Eight Easy Spring Hikes
The days are longer, warmer and at times sunnier than they have been in months. It's time to go hiking! But where? Mountain favorites are still buried deep in the snow, and many of us are not in peak conditioning after the long winter.
WTA has come up with eight great easy hikes to try this spring. All snow-free, family-friendly and guaranteed to give you a dose of the medicine you need most: the scent of the earth warming, mixed with buds and flowers, plus cool and fresh air.
So make a plan! Grab the kids, the dog, your binoculars -- or all three -- and get outside this spring.
Deception Pass Headlands
Location: Near Anacortes
Round Trip: up to 5 miles
Elevation Gain: 350 ft
Kid Guide: Good for toddlers on up
With over 4,000 acres including saltwater shoreline, old growth forest, and freshwater lakes, Deception Pass State Park is a recreationist's treasure-trove. Sample tide pools, windswept grassy bluffs, lofty firs, and fantastic views of Deception Pass and the San Juan Islands on this fabulously diverse hike.
Boulder River WaterfallLocation: near Darrington
Round Trip: 2.5 to 8 miles roundtrip
Elevation Gain: 750 feet
Kid Guide: Good for 3 and up
Who can resist a waterfall? Boulder River is one of the gems - easy to get to, gorgeous to view, with an excellent opportunity to enjoy an old growth walk. A 2.5 mile round-trip will take you to and from the cascades, but those who want a longer hike can press on to the end of the trail at 4 miles. This is also makes a good early season overnight backpack.
Lime KilnLocation: Mountain Loop Highway
Round Trip: 5 miles to relics
Elevation Gain: 625 feet
Kid Guide: Good for 5 and up
This trail used to be part of the historic Monte Cristo Railroad, carrying silver and processed lime out to Everett to be sold. The stone limekiln can still be seen at 2.5 miles, along with other mining relics. The old railroad grade makes a beautiful trail above and alongside the turbulent South Fork of the Stillaguamish River - and a good spring option.
Paradise ValleyLocation: near Woodinville
Round Trip: 1 to 5 miles
Elevation Gain: negligible
Kid Guide: Good for 2 and up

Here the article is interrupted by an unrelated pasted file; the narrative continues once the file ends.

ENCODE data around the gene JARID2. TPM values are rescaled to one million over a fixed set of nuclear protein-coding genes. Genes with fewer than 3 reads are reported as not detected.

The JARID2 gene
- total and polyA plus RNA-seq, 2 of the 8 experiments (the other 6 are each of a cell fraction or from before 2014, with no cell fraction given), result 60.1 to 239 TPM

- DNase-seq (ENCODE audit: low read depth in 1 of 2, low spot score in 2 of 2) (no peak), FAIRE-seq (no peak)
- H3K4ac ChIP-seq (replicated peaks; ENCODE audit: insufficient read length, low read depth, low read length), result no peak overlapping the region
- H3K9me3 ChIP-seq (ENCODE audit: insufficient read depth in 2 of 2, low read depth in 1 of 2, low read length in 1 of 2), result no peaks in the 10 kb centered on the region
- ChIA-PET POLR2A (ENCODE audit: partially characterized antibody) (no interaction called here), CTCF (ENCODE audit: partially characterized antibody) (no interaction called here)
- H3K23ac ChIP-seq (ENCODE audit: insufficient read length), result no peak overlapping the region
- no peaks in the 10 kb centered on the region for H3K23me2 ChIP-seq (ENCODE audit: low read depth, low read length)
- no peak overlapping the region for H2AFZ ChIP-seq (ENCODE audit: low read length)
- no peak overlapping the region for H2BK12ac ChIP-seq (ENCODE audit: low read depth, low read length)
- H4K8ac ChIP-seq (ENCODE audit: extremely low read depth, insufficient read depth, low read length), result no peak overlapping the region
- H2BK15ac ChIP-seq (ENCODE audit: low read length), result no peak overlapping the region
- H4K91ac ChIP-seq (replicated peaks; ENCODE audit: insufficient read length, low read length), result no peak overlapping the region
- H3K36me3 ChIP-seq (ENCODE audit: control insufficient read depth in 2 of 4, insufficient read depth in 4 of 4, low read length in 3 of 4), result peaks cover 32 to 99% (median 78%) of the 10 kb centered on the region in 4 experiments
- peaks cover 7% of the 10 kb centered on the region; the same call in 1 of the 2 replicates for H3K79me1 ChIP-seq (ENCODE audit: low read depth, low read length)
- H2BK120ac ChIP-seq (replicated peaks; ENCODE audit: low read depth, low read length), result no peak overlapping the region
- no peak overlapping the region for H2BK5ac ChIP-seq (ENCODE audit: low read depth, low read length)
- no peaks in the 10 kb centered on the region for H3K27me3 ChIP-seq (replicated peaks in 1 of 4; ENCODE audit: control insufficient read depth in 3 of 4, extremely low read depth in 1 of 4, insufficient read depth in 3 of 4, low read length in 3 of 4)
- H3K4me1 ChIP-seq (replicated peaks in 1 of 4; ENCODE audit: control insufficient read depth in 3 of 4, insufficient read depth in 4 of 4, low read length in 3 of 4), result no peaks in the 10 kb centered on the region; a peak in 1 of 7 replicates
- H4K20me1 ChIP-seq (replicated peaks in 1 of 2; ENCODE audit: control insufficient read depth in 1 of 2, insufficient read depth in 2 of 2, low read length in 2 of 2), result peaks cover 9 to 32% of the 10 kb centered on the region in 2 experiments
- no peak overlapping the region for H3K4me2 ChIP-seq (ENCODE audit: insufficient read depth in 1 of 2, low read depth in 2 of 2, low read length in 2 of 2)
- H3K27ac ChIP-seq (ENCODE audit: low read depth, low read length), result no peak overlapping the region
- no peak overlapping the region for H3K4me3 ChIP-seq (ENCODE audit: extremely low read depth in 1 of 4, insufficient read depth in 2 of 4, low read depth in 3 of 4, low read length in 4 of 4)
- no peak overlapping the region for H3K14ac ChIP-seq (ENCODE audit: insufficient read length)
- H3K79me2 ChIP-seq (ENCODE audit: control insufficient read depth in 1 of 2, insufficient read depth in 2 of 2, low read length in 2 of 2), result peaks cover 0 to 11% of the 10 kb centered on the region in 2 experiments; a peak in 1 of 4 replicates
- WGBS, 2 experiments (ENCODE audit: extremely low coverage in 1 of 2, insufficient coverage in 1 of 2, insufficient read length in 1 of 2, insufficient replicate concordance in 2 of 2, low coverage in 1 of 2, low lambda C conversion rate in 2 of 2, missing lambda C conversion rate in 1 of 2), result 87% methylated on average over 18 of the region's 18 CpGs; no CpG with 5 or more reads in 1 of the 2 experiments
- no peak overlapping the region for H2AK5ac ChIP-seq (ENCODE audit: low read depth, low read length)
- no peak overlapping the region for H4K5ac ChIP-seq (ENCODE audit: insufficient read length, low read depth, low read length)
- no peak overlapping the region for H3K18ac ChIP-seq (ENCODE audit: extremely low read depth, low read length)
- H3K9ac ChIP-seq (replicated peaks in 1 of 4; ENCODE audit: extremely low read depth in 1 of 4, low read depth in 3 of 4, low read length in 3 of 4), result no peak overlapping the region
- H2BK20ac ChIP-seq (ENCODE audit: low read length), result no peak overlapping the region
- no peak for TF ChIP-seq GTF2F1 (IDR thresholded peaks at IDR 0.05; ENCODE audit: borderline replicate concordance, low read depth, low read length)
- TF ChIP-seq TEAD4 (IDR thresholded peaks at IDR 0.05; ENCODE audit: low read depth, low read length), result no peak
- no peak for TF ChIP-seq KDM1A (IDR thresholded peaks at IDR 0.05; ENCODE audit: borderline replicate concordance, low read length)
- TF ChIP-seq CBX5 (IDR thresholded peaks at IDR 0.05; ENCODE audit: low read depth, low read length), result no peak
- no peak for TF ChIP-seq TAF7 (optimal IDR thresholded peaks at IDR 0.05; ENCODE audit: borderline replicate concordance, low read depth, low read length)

A relatively new Snohomish County park near Woodinville offers excellent hiking for folks seeking an outdoor escape. Mostly level trails loop through and around the wetlands and the headwaters of Bear Creek. The shortest is the Cascara Trail, but longer loops off the Mainline Trail will take you through the Wetland Plateau, over the Southern Traverse, with opportunities for nice views of the Cascades on a clear day.
Fort Worden State Park - Point WilsonLocation: Near Port Townsend, Olympics
Round Trip: 2.5 miles one way
Elevation Gain: none
Kid Guide: All ages
On the shore of the Strait of Juan de Fuca, you can walk a fine sandy beach between high bluffs and two access points to reach the Point Wilson Lighthouse. On a clear day, there are excellent of Mount Baker, Vancouver Island, the San Juan Islands, and the Cascades behind them. Follow the beach to the red-roofed Coast Guard lighthouse at Point Wilson. It is not open for visitors, but there are picnic tables available for a lunch stop out of the wind.
Ancient LakesLocation: Central Washington near Quincy
Round Trip: 4 miles
Elevation Gain: 10 feet
Kid Guide: Ages 5 and up
Waterfalls in the desert. Deep coulees. Small lakes and large lakes. Sagebrush. Wildflowers. A cacophony of bird songs. There are many reasons to visit Ancient Lakes in the Quincy Wildlife Recreation Area. Spring is really the best time - sunny and warm weather and an opportunity to pitch your tent by a lake are a few more. If you can, explore the entire lake basin. This wetland area provides habitat for many species of birds and mammals.
Riverside State ParkLocation: Near Spokane
Round Trip: varies
Elevation Gain: none
Kid Guide: Ages 4 and up
Start your hike by crossing the swinging bridge at Bowl & Pitcher. Choose an upstream or downstream destination. Downstream will take hikers past rapids on the Spokane River, a CCC camp and a basalt bench with views. Upstream offers an intriguing peak at basalt formations. Both upstream and downstream routes offer the option to cross the river and create a loop trip.
Catherine CreekLocation: Columbia River Gorge
Round Trip: up to 2.5 miles
Elevation Gain: up to 250 feet
Kid Guide: Ages 3 and up
Early-blooming and abundant wildflowers, interesting basalt formations, impressive views of the Columbia River and many options make this an excellent spring hiking destination. Choose between a one-mile ADA-accessible trail, a loop around a natural arch or wander about on one of the other many trails in the area. Two warnings: poison oak is thick in the underbrush, so stay on the trail, and check at the end of the hike for ticks.